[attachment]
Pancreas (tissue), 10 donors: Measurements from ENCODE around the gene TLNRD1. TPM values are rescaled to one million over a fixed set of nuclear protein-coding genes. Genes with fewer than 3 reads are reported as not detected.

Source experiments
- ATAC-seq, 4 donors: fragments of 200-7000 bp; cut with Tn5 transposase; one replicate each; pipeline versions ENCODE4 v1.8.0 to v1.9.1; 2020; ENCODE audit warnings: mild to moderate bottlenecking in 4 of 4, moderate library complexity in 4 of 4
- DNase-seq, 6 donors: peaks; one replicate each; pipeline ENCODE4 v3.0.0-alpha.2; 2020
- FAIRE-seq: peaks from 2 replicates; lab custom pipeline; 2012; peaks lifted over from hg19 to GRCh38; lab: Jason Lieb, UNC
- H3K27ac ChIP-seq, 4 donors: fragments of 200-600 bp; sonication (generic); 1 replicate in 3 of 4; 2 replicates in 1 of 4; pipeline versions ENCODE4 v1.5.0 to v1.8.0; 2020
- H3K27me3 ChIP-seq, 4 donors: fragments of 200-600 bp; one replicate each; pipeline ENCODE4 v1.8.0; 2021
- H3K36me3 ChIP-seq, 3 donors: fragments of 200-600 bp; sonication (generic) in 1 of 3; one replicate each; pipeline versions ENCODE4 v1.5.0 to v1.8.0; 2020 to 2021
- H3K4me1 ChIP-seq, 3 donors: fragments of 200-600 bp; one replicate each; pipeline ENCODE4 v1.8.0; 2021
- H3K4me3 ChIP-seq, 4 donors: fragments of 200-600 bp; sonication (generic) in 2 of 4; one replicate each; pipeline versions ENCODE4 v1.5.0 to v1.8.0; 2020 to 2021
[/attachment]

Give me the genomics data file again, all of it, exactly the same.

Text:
Pancreas (tissue), 10 donors: Measurements from ENCODE around the gene TLNRD1. TPM values are rescaled to one million over a fixed set of nuclear protein-coding genes. Genes with fewer than 3 reads are reported as not detected.

Source experiments
- ATAC-seq, 4 donors: fragments of 200-7000 bp; cut with Tn5 transposase; one replicate each; pipeline versions ENCODE4 v1.8.0 to v1.9.1; 2020; ENCODE audit warnings: mild to moderate bottlenecking in 4 of 4, moderate library complexity in 4 of 4
- DNase-seq, 6 donors: peaks; one replicate each; pipeline ENCODE4 v3.0.0-alpha.2; 2020
- FAIRE-seq: peaks from 2 replicates; lab custom pipeline; 2012; peaks lifted over from hg19 to GRCh38; lab: Jason Lieb, UNC
- H3K27ac ChIP-seq, 4 donors: fragments of 200-600 bp; sonication (generic); 1 replicate in 3 of 4; 2 replicates in 1 of 4; pipeline versions ENCODE4 v1.5.0 to v1.8.0; 2020
- H3K27me3 ChIP-seq, 4 donors: fragments of 200-600 bp; one replicate each; pipeline ENCODE4 v1.8.0; 2021
- H3K36me3 ChIP-seq, 3 donors: fragments of 200-600 bp; sonication (generic) in 1 of 3; one replicate each; pipeline versions ENCODE4 v1.5.0 to v1.8.0; 2020 to 2021
- H3K4me1 ChIP-seq, 3 donors: fragments of 200-600 bp; one replicate each; pipeline ENCODE4 v1.8.0; 2021
- H3K4me3 ChIP-seq, 4 donors: fragments of 200-600 bp; sonication (generic) in 2 of 4; one replicate each; pipeline versions ENCODE4 v1.5.0 to v1.8.0; 2020 to 2021